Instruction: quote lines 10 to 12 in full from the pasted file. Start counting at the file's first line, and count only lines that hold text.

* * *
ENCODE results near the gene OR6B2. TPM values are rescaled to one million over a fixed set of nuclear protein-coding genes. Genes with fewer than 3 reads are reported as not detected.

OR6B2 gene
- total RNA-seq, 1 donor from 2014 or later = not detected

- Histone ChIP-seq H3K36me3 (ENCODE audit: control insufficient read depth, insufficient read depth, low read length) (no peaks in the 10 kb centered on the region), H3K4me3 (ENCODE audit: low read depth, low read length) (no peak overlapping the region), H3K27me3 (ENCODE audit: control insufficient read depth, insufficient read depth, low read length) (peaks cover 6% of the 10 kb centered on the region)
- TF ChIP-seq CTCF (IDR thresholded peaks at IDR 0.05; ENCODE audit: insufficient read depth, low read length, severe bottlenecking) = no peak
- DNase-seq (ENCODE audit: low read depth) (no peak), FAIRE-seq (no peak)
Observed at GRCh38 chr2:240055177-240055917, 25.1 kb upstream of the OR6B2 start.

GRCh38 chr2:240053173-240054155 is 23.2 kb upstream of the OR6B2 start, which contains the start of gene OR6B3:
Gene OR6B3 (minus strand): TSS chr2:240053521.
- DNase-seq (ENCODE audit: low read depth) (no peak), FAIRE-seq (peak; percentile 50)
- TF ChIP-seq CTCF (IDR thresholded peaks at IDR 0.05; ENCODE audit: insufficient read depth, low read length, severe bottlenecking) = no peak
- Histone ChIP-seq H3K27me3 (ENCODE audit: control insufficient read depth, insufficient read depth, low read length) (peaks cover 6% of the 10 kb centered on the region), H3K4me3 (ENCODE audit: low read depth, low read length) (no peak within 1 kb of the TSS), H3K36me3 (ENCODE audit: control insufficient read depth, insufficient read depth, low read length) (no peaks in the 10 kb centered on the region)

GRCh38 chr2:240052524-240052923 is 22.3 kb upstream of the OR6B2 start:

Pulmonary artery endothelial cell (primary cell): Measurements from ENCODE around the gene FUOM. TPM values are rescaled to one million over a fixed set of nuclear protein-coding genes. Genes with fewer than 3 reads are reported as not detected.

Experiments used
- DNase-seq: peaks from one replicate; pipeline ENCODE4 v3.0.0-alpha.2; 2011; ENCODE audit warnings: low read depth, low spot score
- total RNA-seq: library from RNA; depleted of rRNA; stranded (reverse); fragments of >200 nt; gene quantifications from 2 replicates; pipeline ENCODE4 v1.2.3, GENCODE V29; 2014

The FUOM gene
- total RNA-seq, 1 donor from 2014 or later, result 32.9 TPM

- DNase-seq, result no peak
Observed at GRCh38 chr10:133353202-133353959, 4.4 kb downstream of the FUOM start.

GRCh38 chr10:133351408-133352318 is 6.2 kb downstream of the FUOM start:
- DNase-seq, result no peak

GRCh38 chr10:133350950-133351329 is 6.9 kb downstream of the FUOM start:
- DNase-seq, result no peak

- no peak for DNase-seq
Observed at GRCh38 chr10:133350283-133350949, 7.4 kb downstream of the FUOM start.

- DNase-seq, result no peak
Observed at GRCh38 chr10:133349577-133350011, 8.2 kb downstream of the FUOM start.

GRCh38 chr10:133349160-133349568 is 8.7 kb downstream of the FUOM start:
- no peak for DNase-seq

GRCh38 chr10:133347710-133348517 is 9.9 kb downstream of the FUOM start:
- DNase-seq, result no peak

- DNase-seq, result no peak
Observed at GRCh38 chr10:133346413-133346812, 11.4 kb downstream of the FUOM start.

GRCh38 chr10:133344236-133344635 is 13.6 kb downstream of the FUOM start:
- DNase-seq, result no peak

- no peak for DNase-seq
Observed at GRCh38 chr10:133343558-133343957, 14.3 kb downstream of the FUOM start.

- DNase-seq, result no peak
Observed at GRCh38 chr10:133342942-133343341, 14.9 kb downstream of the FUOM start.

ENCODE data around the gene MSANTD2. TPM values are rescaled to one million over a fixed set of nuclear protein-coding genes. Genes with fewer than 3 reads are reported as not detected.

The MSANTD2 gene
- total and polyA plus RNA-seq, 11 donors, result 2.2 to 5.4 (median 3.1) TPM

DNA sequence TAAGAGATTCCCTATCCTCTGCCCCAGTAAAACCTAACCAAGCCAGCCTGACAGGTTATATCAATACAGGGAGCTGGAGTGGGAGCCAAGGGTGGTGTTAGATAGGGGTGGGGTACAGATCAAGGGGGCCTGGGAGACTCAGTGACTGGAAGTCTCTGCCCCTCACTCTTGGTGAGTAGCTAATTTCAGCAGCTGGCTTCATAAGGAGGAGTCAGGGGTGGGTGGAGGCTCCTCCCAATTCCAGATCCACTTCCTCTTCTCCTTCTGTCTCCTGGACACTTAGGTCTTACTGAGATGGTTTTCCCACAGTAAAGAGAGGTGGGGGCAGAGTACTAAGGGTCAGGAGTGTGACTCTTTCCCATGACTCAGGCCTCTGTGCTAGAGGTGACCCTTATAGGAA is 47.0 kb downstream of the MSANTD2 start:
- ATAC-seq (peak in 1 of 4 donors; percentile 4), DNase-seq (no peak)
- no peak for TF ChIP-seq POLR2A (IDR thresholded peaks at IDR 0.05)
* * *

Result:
- DNase-seq (ENCODE audit: low read depth) (no peak), FAIRE-seq (peak; percentile 50)
- TF ChIP-seq CTCF (IDR thresholded peaks at IDR 0.05; ENCODE audit: insufficient read depth, low read length, severe bottlenecking) = no peak
- Histone ChIP-seq H3K27me3 (ENCODE audit: control insufficient read depth, insufficient read depth, low read length) (peaks cover 6% of the 10 kb centered on the region), H3K4me3 (ENCODE audit: low read depth, low read length) (no peak within 1 kb of the TSS), H3K36me3 (ENCODE audit: control insufficient read depth, insufficient read depth, low read length) (no peaks in the 10 kb centered on the region)